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6 March 2014 1:04 pm ,
Vol. 343 ,
Magdalena Koziol, a former postdoc at Yale University, was the victim of scientific sabotage. Now, she is suing the...
Antiretroviral drugs can protect people from becoming infected by HIV. But so-called pre-exposure prophylaxis, or PrEP...
Two studies show that eating a diet low in protein and high in carbohydrates is linked to a longer, healthier life, and...
Considered an icon of conservation science, researchers at World Wildlife Fund (WWF) headquarters in Washington, D.C.,...
The new atlas, which shows the distribution of important trace metals and other substances, is the first product of...
Early in April, the first of a fleet of environmental monitoring satellites will lift off from Europe's spaceport in...
Since 2000, U.S. government health research agencies have spent almost $1 billion on an effort to churn out thousands...
- 6 March 2014 1:04 pm , Vol. 343 , #6175
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ScienceShot: First Solar Sail Unfurls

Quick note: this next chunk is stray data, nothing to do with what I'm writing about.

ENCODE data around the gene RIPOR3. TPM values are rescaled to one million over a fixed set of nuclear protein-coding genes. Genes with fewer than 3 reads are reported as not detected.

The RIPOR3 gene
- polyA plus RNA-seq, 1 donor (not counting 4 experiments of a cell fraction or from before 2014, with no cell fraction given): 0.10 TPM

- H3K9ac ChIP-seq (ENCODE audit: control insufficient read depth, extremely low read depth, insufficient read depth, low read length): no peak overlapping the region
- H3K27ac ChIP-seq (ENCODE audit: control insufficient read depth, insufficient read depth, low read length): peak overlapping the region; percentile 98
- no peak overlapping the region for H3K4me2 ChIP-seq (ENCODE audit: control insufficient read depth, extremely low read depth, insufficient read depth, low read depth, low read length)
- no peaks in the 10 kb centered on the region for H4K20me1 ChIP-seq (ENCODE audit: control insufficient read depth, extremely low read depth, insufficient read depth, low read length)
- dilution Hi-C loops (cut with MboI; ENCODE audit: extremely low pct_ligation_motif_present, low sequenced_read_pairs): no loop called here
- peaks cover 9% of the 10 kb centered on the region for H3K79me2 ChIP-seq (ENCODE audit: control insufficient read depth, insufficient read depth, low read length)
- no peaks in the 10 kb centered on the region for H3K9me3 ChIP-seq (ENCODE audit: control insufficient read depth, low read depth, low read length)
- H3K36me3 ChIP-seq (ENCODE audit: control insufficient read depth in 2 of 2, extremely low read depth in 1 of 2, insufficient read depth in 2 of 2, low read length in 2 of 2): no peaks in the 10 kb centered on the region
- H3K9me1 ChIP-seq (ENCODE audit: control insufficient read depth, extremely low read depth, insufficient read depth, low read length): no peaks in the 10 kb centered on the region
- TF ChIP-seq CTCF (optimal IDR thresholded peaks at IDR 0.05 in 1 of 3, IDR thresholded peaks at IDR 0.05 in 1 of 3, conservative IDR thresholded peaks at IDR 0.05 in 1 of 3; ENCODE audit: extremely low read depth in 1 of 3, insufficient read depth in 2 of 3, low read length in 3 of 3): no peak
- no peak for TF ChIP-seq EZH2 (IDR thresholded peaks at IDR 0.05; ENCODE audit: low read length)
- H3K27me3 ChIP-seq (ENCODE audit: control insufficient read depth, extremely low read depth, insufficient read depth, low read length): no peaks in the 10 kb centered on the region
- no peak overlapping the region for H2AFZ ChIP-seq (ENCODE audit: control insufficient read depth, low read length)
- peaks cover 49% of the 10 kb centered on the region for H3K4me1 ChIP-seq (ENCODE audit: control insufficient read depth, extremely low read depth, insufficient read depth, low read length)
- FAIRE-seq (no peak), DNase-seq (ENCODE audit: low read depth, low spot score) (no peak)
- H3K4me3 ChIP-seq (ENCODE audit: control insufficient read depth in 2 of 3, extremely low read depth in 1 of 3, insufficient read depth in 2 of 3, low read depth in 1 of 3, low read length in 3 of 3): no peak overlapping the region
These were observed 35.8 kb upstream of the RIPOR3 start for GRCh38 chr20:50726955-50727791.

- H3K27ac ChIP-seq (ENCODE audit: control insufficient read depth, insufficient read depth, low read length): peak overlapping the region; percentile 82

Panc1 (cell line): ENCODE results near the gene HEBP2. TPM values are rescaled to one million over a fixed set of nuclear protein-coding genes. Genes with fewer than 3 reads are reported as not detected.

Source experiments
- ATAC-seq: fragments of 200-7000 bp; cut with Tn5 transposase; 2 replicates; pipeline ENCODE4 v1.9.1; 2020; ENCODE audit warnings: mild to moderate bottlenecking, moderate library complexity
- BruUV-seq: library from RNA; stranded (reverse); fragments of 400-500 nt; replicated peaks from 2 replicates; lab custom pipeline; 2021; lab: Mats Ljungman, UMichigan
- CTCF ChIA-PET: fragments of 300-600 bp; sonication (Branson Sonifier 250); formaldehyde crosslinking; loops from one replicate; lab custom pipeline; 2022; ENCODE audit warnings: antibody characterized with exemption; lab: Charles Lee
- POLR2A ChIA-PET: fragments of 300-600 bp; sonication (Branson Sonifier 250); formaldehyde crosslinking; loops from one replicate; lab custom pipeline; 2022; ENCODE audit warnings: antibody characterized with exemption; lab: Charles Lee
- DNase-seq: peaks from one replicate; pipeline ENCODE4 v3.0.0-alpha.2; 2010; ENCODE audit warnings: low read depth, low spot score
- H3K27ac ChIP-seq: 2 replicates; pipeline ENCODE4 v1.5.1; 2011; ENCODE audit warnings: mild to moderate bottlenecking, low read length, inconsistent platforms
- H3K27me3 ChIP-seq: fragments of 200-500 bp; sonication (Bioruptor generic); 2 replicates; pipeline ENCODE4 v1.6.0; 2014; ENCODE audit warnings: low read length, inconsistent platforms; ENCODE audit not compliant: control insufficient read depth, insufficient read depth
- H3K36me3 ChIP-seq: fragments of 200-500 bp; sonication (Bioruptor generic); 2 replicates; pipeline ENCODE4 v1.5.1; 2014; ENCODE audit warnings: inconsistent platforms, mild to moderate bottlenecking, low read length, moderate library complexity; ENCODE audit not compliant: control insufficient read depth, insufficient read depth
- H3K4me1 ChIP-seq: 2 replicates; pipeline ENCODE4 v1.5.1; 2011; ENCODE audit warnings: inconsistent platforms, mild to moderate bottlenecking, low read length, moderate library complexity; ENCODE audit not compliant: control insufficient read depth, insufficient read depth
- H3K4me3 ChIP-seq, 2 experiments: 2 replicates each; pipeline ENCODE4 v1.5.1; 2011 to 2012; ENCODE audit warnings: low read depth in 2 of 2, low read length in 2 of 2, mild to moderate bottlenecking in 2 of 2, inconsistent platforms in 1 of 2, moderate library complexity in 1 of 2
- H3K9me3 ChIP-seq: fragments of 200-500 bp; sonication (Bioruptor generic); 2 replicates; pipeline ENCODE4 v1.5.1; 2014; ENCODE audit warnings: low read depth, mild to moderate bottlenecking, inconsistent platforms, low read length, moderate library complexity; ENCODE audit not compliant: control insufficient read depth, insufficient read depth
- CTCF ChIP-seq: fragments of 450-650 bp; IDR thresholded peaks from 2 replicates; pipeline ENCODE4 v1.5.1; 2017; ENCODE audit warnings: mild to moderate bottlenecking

11 June 2010 1:51 pm
Sailing though space on the ever-so-faint pressure of photons streaming from the sun used to be science fiction. But this week it became science fact as Japan's IKAROS spacecraft successfully spread its solar sail—the first time such a sail has been deployed in space. Centrifugal forces, generated by gently spinning the spacecraft, took a few days to spread out the square polyimide sail, which is 20 meters across diagonally and a mere 0.0075 millimeters thick. Previous designs, never really tested in space because of rocket failures, relied on struts to keep the sails tight. With the sail deployed, the Japan Aerospace Exploration Agency, which launched IKAROS on 21 May, today proclaimed "minimum success" for the mission. Complete success will depend on acceleration and navigational tests over the next several months. In the meantime, IKAROS is slowly gliding towards Venus.
See more ScienceShots.